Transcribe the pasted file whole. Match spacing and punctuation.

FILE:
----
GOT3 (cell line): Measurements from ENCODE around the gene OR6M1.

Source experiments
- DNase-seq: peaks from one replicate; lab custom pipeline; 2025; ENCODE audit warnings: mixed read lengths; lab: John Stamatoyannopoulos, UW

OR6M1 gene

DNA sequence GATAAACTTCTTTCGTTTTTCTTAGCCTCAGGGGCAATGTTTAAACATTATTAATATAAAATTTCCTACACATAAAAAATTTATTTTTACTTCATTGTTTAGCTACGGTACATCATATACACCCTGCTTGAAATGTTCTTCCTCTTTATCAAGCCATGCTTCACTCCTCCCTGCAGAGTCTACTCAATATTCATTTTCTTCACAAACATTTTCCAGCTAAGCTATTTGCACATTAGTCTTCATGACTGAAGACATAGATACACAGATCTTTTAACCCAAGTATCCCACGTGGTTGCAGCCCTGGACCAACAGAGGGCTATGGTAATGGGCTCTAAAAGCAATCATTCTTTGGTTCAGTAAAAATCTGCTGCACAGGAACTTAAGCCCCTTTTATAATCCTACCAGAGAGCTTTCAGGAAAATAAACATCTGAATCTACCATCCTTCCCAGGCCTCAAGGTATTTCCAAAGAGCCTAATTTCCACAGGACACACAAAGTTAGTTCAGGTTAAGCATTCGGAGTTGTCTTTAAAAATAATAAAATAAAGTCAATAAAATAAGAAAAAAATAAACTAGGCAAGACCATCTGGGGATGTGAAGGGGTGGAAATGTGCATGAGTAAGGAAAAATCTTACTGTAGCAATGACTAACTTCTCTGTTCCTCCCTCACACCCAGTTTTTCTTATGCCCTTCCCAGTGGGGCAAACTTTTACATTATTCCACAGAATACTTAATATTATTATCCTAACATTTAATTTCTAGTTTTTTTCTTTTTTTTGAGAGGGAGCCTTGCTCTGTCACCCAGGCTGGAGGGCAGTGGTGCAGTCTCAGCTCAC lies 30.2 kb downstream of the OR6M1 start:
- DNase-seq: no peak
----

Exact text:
GOT3 (cell line): Measurements from ENCODE around the gene OR6M1.

Source experiments
- DNase-seq: peaks from one replicate; lab custom pipeline; 2025; ENCODE audit warnings: mixed read lengths; lab: John Stamatoyannopoulos, UW

OR6M1 gene

DNA sequence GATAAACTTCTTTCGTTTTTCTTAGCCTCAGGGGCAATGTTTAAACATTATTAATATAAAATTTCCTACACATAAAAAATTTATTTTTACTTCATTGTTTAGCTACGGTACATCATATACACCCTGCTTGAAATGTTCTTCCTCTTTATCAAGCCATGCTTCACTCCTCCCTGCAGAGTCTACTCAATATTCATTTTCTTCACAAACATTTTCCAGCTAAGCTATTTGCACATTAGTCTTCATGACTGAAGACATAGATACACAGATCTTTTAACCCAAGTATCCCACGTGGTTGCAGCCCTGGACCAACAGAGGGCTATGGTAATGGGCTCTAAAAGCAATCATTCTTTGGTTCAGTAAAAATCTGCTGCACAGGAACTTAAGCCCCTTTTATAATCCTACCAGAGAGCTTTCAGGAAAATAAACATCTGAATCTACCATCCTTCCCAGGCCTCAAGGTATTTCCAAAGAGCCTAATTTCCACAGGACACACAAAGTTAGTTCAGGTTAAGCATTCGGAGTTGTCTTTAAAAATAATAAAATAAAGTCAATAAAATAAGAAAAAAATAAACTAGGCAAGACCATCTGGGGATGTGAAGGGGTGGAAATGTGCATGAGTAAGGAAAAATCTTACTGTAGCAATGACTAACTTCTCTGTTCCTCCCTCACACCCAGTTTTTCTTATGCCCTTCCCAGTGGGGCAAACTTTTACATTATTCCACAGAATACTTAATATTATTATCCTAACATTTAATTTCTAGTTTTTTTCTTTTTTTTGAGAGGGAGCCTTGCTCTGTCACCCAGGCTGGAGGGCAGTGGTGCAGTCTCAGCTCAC lies 30.2 kb downstream of the OR6M1 start:
- DNase-seq: no peak